The City of Williamsburg issued a release Oct. 19 detailing plans to implement a new parking plan for the downtown area. The City will move forward with the first phase of its plan immediately to address parking shortages.
As a prime destination for both travelers and students at the College of William and Mary, downtown Williamsburg must accommodate many people. According to a 2016 study conducted by Walker Parking Consultants, however, the area has an inadequate number of available parking spaces in highly frequented spots.
The survey suggested nine recommendations to alleviate this parking problem. The Williamsburg City Council plans to execute them in phases over the course of approximately four years.
The plan will only impact the downtown Williamsburg area.
One proposed solution is increased parking enforcement.
The council anticipates that this will lead to better monitoring of spaces.
The benefit to increased public parking enforcement is that students and employees using public parking will enjoy greater convenience as more spaces are available more frequently,” Assistant City Manager Andrew Trivette said in an email.
“The benefit to increased public parking enforcement is that students and employees using public parking will enjoy greater convenience as more spaces are available more frequently,” Assistant City Manager Andrew Trivette said in an email.
Trivette cited the success of similar parking changes in other cities, such as San Francisco, where the improved turnover of spaces resulting from similar policies has corresponded to more shoppers and higher revenues for the businesses in the area.
The other recommendations that City staff members will begin to implement include creating shared parking agreements for private lots, consolidating management of the parking system, increasing parking fines, adding parking enforcement staff, using electronic citations methods, providing a payment application, utilizing a parking facility maintenance fund and creating a safety escort program. These initiatives will be implemented in phases.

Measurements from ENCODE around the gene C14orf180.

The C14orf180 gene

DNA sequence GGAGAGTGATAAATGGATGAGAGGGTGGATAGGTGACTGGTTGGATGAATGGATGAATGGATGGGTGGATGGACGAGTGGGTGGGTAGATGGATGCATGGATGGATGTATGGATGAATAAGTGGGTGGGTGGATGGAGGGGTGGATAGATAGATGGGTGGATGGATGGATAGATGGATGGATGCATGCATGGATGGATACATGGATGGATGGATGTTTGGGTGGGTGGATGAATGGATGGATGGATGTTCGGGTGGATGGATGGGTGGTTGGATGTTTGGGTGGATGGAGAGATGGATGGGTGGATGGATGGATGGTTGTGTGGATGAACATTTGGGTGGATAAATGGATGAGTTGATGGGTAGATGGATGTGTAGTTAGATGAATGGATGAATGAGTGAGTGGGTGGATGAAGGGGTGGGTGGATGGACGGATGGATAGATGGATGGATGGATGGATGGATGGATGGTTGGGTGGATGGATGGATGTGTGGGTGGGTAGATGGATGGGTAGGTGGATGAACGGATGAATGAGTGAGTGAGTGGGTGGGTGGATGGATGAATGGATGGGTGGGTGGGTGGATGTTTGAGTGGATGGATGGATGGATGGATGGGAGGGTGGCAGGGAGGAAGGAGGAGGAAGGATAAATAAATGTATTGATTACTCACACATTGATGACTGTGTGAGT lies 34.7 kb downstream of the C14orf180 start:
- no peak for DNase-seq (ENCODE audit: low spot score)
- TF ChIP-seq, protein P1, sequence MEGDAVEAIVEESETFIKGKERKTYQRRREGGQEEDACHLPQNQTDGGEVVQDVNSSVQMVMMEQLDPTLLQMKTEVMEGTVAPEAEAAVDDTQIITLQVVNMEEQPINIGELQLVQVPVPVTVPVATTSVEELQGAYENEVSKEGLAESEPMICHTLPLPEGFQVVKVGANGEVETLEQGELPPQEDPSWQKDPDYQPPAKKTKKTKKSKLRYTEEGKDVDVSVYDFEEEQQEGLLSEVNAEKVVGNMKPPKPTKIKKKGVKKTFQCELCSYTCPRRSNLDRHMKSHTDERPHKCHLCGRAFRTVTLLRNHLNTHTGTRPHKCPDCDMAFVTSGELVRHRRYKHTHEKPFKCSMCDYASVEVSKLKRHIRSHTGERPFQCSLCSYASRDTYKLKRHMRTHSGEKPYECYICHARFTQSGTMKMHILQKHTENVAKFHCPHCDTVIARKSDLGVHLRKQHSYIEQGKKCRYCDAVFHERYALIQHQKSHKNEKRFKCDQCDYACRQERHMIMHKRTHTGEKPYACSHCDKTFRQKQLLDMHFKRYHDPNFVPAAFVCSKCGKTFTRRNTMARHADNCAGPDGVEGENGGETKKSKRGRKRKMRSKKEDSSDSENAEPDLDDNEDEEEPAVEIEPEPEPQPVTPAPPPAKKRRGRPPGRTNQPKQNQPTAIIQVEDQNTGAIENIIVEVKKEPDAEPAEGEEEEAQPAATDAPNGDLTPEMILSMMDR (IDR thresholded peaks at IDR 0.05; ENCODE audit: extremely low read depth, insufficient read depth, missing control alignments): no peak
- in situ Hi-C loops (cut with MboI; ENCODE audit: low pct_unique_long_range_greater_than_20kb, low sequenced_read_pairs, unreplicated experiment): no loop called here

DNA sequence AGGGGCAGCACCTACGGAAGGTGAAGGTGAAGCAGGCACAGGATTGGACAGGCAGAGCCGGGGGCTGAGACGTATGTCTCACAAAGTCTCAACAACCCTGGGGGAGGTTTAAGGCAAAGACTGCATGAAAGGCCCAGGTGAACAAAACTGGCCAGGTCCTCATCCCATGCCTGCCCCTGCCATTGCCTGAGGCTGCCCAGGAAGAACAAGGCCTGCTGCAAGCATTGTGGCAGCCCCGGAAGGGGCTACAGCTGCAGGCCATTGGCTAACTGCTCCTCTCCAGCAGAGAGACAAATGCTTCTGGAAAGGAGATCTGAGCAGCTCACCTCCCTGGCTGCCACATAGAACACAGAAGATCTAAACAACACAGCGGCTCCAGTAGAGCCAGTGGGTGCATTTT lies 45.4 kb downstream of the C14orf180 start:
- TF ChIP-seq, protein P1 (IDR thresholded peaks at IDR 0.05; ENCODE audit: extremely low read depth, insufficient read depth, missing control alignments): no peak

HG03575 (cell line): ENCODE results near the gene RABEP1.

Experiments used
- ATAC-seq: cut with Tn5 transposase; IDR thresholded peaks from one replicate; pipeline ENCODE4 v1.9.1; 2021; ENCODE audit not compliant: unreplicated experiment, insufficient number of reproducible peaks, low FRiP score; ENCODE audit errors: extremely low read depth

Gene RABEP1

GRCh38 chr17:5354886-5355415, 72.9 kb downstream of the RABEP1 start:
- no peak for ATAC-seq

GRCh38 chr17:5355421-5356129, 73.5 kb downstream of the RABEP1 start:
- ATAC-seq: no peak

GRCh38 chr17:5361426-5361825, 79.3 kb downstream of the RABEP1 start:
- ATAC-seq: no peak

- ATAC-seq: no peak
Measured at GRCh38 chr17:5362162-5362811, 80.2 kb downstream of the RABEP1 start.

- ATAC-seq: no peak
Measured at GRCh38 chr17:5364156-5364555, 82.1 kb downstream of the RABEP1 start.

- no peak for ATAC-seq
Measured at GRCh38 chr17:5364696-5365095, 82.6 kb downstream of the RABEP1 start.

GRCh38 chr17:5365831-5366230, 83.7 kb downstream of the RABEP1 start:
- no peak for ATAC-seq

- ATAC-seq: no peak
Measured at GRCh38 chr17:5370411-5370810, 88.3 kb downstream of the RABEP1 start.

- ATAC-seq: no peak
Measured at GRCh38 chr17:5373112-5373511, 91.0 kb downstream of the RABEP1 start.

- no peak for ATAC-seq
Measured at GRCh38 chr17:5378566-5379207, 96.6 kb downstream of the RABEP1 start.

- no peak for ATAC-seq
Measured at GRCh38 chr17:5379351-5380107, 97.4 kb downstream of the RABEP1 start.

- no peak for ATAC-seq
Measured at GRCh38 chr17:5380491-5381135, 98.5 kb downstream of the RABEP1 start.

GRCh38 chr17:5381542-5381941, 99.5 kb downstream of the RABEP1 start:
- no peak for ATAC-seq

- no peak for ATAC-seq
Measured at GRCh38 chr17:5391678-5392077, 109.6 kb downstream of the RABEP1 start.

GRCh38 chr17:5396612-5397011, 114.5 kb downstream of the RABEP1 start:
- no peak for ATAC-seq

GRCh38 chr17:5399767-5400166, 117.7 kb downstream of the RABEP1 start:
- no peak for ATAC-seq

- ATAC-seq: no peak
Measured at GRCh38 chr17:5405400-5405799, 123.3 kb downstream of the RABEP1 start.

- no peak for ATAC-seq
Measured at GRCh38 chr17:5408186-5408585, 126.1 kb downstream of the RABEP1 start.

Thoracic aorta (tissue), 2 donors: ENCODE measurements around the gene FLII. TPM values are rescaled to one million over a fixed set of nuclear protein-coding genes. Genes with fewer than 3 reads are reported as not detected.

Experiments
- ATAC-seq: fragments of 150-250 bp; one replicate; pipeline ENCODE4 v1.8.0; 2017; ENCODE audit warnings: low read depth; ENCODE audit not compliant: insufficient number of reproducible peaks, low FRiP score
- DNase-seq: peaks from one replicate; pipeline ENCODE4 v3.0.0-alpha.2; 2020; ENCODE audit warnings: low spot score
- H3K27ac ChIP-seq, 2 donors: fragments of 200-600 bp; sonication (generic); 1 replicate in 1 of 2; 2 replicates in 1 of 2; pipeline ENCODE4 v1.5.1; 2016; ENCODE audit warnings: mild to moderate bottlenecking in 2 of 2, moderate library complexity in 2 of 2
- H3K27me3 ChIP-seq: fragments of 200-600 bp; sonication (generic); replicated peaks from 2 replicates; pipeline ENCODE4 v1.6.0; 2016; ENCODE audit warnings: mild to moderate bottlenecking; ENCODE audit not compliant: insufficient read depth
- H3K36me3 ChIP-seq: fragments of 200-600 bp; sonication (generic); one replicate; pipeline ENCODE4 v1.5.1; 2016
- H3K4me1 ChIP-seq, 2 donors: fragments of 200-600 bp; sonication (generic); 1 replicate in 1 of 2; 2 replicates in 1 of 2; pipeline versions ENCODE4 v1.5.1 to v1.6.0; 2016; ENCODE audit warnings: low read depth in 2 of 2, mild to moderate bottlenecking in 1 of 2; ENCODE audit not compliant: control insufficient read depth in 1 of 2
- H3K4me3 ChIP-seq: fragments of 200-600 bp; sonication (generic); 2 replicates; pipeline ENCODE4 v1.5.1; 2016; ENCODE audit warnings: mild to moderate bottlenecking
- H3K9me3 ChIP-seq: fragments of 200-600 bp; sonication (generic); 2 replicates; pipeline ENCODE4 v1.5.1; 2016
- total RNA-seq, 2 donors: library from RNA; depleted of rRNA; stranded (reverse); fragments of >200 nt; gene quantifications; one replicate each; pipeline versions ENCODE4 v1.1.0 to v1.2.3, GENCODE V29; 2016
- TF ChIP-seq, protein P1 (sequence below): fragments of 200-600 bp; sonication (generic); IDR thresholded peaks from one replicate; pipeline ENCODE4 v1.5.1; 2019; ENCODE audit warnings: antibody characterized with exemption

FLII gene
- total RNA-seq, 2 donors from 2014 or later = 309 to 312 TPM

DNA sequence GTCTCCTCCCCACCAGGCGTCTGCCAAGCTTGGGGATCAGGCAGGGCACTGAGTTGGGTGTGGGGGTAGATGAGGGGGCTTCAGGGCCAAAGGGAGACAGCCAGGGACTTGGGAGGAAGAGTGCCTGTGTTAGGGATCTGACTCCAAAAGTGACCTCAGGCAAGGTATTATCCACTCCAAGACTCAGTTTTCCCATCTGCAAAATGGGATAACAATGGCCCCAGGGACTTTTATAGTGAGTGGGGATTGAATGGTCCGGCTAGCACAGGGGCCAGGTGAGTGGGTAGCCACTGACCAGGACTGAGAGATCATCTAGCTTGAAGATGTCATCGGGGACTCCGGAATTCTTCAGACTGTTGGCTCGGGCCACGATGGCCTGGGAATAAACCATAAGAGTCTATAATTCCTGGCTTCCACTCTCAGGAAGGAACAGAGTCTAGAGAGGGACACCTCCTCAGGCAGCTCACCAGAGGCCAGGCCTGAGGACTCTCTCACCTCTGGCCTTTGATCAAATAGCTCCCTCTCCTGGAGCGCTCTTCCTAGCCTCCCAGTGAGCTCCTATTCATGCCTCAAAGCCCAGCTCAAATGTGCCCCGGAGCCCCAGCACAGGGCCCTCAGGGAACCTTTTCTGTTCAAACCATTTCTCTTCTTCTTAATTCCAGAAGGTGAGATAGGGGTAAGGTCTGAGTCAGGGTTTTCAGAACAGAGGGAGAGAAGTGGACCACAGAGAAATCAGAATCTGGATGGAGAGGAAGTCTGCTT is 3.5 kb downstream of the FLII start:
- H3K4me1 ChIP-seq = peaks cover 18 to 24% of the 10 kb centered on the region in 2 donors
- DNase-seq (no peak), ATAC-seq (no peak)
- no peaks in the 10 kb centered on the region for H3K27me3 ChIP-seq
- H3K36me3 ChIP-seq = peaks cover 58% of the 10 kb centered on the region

According to Trivette, the Williamsburg community hopes to experience a comparable boost in prosperity for local businesses, many of which are concentrated in the downtown area. By promoting an influx of visitors and shoppers, the council remains optimistic that it can contribute to the growth of downtown retailers.
The year one phase of the plan includes implementing sensors that will be used to monitor parking in timed areas.
The sensors will be connected to an application that allows users to view parking availability.
During this phase, no changes will be made to the cost of parking downtown.
Plans for year two include, if necessary, flipping fees so that visitors pay for on-street rather than off-street parking.
This change will force visitors to pay for the more convenient parking spots. With this, the City would start charging $1 per hour for on-street parking.
Parking in the City’s downtown area has been a concern since the mid-1990’s,” City Communications Specialist Lee Ann Hartmann said in a press release. “A consultant driven review was completed in 1995 and a subsequent staff review [was completed] in 2002. In 2016, the City contracted with Walker Parking Consultants to complete a thorough review of parking in the downtown area.”
“Parking in the City’s downtown area has been a concern since the mid-1990’s,” City Communications Specialist Lee Ann Hartmann said in a press release. “A consultant driven review was completed in 1995 and a subsequent staff review [was completed] in 2002. In 2016, the City contracted with Walker Parking Consultants to complete a thorough review of parking in the downtown area.”
If after year two there are still issues with parking, the City Council could choose to increase rates in high demand spaces and decrease rates in low demand spaces.
According to Hartmann, this system would allow those who want door-front parking to find spots, but would also provide bargain spots for long-term parkers.
Some students who rely on cars as their primary means of transportation said they are concerned the downtown changes will affect their own parking situation.
Many students report facing challenges with not only on-campus parking, but also off-campus parking, particularly near their residences.
“If Williamsburg is limiting its options even further, then that’s making it even harder for students to find parking anywhere,” Annalise Ajmani ’18 said.
Trivette said that he remains positive regarding the public response to the plan and speed with which changes will improve the current parking situation.
“I feel it will be positive given the lack of dependence on paid parking changes,” Trivette said in an email. “I am optimistic that the year 1 strategies will be sufficient to provide the experience we are striving for with our parking system. … That is a very positive parking program.”